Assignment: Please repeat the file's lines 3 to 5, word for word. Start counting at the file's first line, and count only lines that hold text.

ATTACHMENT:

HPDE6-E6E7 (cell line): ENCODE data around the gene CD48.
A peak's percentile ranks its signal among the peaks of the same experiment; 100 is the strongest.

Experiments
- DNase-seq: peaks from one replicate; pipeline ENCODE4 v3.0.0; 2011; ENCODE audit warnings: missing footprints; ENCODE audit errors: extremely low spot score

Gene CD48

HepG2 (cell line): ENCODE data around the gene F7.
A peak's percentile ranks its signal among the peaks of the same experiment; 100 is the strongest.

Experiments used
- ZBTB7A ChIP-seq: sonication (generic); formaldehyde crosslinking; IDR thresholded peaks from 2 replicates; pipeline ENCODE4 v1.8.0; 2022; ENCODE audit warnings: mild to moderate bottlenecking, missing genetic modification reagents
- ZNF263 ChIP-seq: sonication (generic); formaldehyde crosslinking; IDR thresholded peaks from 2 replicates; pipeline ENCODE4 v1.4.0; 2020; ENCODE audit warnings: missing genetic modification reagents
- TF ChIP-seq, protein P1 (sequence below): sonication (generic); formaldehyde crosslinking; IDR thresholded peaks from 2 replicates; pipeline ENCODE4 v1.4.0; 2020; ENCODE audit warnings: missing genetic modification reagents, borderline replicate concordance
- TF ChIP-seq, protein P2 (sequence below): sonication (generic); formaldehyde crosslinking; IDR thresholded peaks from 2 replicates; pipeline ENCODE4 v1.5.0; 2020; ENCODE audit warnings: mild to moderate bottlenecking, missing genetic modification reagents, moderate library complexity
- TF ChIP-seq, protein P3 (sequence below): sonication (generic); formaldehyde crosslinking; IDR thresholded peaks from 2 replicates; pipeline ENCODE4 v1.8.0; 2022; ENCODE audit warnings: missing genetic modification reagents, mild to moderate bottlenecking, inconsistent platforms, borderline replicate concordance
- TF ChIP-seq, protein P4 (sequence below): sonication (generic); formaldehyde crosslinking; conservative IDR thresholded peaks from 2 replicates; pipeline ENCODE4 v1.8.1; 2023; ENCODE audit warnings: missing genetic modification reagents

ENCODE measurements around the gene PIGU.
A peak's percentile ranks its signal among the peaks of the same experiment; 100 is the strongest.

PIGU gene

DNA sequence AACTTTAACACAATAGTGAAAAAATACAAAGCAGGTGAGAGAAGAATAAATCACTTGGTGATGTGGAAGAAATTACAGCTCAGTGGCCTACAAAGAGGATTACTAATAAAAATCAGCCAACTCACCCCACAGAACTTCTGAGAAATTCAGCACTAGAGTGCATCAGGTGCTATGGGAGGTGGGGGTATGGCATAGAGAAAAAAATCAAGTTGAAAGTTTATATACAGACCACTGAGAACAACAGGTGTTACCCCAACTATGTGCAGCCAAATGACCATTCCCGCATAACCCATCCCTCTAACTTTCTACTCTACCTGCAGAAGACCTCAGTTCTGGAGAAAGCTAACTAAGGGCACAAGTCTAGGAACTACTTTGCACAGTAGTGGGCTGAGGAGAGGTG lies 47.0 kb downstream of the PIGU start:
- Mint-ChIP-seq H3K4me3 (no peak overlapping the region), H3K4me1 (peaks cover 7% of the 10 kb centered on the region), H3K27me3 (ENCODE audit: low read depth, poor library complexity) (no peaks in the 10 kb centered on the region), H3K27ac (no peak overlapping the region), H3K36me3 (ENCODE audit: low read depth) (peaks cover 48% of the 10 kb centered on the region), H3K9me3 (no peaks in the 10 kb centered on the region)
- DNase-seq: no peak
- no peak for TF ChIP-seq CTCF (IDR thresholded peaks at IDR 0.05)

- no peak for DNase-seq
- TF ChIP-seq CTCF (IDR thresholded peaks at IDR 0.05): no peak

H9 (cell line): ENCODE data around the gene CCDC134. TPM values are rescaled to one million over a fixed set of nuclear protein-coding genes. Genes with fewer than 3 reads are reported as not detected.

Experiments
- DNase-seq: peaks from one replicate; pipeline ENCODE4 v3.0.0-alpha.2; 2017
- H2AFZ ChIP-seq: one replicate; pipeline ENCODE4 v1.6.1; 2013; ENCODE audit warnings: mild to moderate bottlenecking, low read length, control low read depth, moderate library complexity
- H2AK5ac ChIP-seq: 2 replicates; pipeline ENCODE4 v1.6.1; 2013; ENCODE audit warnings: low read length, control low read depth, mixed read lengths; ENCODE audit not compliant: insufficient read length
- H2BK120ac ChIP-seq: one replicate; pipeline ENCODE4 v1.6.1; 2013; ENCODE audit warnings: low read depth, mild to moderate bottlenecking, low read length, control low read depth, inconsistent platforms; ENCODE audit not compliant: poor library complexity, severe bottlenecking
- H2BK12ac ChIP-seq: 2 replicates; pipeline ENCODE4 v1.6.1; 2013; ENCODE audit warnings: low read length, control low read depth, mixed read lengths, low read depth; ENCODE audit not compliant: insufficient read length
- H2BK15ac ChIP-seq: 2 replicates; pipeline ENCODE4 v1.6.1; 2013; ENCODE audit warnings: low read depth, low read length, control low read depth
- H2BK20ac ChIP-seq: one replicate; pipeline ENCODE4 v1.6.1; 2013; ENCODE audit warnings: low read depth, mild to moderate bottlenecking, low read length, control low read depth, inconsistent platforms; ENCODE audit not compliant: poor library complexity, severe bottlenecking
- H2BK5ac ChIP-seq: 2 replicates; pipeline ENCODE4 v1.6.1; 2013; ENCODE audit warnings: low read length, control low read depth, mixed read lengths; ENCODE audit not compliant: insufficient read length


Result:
Experiments
- DNase-seq: peaks from one replicate; pipeline ENCODE4 v3.0.0; 2011; ENCODE audit warnings: missing footprints; ENCODE audit errors: extremely low spot score

Gene CD48